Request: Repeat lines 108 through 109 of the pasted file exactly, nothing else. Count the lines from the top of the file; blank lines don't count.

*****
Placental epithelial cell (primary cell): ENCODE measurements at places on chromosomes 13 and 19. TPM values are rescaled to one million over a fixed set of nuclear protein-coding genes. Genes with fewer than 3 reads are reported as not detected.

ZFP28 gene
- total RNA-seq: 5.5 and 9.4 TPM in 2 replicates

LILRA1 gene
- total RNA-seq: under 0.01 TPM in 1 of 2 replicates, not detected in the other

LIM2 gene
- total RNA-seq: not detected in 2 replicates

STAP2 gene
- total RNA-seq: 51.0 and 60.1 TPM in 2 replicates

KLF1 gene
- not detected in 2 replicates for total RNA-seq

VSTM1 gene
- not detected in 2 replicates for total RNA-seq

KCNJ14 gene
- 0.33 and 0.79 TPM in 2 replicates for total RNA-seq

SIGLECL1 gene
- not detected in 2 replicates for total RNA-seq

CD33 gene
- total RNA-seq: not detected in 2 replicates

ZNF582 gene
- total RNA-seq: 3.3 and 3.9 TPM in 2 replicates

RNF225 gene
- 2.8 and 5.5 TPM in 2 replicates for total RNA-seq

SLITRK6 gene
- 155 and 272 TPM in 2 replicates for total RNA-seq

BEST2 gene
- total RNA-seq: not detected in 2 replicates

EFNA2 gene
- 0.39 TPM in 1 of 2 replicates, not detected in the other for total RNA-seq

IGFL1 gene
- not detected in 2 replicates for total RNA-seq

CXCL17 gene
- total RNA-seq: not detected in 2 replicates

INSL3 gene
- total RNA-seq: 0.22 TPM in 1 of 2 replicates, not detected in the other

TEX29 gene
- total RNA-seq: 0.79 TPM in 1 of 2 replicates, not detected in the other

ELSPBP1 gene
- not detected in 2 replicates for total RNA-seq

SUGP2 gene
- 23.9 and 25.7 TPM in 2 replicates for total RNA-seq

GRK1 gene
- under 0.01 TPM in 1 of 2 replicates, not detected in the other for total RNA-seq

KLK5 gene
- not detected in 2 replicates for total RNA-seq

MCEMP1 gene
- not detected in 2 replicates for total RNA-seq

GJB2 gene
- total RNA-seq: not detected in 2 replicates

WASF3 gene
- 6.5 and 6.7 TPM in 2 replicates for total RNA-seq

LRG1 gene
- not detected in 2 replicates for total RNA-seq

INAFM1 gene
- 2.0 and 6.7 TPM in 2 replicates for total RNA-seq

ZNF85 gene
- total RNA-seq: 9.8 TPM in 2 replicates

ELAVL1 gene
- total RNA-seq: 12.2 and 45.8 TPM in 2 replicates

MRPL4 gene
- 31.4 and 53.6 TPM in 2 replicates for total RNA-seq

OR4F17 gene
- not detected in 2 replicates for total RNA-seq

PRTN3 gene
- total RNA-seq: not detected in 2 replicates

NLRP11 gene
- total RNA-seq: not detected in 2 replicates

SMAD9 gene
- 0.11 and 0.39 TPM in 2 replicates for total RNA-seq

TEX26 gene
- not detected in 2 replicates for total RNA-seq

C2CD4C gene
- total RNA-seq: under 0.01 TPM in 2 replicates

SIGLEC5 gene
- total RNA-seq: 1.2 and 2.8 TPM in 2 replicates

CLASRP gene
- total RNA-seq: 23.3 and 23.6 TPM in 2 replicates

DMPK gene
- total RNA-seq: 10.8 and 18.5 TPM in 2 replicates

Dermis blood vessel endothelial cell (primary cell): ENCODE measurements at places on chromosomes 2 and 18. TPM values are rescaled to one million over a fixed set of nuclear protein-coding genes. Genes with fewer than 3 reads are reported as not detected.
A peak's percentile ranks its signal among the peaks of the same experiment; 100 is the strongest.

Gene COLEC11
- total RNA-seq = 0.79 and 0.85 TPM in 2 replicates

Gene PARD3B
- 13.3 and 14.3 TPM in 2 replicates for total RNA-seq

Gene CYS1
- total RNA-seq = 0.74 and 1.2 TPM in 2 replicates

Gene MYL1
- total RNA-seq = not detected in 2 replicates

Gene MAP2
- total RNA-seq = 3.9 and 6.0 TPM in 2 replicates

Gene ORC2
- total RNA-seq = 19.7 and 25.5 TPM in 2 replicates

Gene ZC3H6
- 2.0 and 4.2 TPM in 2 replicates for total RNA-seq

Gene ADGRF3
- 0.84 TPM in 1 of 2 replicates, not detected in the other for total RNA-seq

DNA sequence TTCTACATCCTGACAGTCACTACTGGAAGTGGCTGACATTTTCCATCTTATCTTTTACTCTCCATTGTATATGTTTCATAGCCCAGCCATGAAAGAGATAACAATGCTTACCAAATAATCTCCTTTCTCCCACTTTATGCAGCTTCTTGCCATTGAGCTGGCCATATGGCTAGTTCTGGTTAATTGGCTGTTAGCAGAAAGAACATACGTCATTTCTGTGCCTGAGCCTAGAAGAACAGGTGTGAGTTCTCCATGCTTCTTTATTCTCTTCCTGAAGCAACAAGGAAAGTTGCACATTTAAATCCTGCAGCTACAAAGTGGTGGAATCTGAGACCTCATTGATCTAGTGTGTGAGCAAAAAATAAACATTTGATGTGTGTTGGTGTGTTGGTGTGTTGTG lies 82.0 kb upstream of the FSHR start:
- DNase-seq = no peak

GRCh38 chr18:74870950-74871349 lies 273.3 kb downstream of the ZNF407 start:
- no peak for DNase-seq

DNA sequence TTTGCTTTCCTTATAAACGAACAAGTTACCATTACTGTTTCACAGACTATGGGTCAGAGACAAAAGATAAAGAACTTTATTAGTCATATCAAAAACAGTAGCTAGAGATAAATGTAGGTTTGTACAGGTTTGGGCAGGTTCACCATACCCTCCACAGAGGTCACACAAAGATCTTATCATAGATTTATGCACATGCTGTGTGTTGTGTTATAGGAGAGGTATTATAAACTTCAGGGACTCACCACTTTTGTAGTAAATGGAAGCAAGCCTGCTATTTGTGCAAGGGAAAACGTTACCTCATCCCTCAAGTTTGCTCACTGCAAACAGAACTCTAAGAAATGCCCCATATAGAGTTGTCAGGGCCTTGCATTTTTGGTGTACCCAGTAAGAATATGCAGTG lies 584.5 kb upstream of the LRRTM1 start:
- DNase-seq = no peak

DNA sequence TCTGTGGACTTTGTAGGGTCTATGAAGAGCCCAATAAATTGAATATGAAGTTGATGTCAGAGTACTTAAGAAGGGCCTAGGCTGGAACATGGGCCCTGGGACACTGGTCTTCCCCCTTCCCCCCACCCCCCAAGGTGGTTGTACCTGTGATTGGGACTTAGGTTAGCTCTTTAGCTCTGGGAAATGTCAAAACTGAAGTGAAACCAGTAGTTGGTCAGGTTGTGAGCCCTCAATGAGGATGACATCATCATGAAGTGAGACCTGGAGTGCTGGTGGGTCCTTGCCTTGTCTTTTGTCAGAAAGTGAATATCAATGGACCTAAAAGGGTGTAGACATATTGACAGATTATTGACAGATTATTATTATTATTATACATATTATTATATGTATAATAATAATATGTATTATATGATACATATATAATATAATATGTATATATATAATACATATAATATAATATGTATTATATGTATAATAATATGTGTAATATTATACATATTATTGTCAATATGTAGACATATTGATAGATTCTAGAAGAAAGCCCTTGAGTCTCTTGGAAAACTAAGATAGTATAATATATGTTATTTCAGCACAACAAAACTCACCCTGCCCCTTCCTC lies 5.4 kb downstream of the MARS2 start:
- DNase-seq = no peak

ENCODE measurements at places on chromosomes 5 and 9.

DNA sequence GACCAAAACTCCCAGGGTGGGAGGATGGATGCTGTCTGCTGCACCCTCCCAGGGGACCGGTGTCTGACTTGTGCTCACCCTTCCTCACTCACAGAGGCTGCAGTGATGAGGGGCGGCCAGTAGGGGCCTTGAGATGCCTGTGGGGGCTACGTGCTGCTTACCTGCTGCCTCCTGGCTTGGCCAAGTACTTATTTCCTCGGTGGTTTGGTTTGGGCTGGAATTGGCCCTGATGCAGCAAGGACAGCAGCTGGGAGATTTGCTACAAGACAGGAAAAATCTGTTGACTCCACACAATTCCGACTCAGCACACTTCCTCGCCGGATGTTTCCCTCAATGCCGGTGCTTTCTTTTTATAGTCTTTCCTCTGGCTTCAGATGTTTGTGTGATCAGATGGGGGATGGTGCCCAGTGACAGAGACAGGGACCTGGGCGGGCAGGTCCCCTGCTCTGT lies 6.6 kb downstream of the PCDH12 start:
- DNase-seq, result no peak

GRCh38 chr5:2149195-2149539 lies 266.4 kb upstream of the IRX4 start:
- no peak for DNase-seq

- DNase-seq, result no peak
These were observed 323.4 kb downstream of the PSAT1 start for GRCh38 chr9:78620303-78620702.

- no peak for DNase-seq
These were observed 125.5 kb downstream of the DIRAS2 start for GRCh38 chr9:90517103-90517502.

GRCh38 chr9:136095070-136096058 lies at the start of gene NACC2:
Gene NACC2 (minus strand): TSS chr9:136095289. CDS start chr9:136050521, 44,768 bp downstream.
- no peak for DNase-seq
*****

- DNase-seq, result no peak

GRCh38 chr5:2149195-2149539 lies 266.4 kb upstream of the IRX4 start: